Anyways, that's my offer.  Now don't cram my comment section all at once - the five of you need to take turns.

Jan 26, 2010

are you afraid?

So I have this stupidly irrational fear of the dark. 

Every morning I open my bedroom curtains and blinds, and then shut my door and promptly forget about spending any time in my room because there is too much insanity to control elsewhere in this house.

But then I don't remember to close the blinds and curtains in there until after it gets dark.  Sometimes it's only semi-dark.  But mostly, just dark. 

And every day I'm thoroughly convinced that just as I'm reaching up to pull the blinds that some deranged psycho-stalker and/or mutant claw-beast is going to spring up in front of my window on the outside.


I realize that it is the most idiotic fear on the planet.  Except that one of these days there really could be a deranged psycho-stalker and/or mutant claw-beast outside of my window just as I close the blinds and then I'm going to be blogging to all of you with a big "I told you so!"

I also have this other fear - but it's kind of like a one-time only thing. 

I'm having my first eye surgery on Feb. 1st.  (Reminder for new readers: I have glaucoma and am going blind.)  And while I'm afraid of the surgery not going as planned or having a poor recovery, like a normal person would, what I'm really afraid of is something they told me at my pre-op last week.

I won't be completely unconscious for this surgery.  I'll be in a "floating consciousness" instead.  So I asked what that was.  Apparently I'll technically be awake, but "most people don't remember anything" afterwards.

So here are the fears:

1. What if I'm not "floating" enough?  What if I'm just totally conscious?  My sister just opted to have her second eye surgery completely awake (for pregnancy reasons.)  Just thinking about her getting it done gives me the ultra freak-outs, I doubt I can handle it if I'm aware of what's going on during my surgery.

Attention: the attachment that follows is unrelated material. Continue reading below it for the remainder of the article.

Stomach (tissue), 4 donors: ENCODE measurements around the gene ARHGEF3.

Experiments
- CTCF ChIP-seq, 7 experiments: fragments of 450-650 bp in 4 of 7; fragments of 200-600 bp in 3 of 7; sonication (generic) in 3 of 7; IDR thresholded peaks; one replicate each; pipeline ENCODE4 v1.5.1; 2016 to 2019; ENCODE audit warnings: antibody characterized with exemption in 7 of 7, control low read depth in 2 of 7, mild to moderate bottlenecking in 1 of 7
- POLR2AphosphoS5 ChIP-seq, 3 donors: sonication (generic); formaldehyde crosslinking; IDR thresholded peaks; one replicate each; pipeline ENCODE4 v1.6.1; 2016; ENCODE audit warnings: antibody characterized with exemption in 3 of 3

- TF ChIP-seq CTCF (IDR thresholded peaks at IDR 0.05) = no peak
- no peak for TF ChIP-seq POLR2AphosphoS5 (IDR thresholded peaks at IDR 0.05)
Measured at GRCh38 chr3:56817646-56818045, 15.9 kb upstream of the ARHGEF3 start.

2. What if I talk during the surgery?  I hear all the time about how even the most shy people go off talking about all sorts of weirdness while sedated.  As far as I know I'm not a sedated talker, but who knows?  I don't know if I've ever "floated" before.  And to be honest, I have some highly secretive things that I've thought about this dr - what if they come out?

They aren't like love fantasies or anything.  Because, ewww.  And also phew, because that would be embarrassing.

But he used to have this really ugly mustache.  It was really a porn stache.  And I referred to it as a porn stache, sometimes only in my mind.  But still.  What if I SAY THAT OUT LOUD?

Or horribly horribly worse, I think that this Dr has Aspergers.  Not because I'm all about diagnosing everyone around me with serious social disorders.  I realize the severity of Aspergers.  I just really think he has it.  Of course this makes him a good and bad dr.  I never know what I'm going to get when I see him - he can be a humongous jerk sometimes, and then sometimes not so bad....just really technical.  And the man is a genius about all things glaucoma, therefore an excellent dr to have perform a surgery.  But the fact that he can never refer to it as just glaucoma, but has to say, "Juvenile Early Onset Primary Open Angle Glaucoma" each time he mentions my eyes, as he stares at the wall behind me just seems to suggest Aspergers.  And I really don't want to start talking about that during my "floating" state while he has my eyeball in his hand.

(Ok, he won't be removing my eyeball, but that sounded most dramatic. So yeah.)

But I'm really worried. I have a hard enough time keeping my foot out of my mouth while completely conscious.

So here's to hoping that I won't be a "floating" talker or get attacked by mutant claw-beasts.

Jan 25, 2010


I am a horrible person.  Seriously, what is wrong with me?

I feel like such a whiner.  "Oh, woe is me, I'm a bit stressed."  How about I write a whole blog post about it?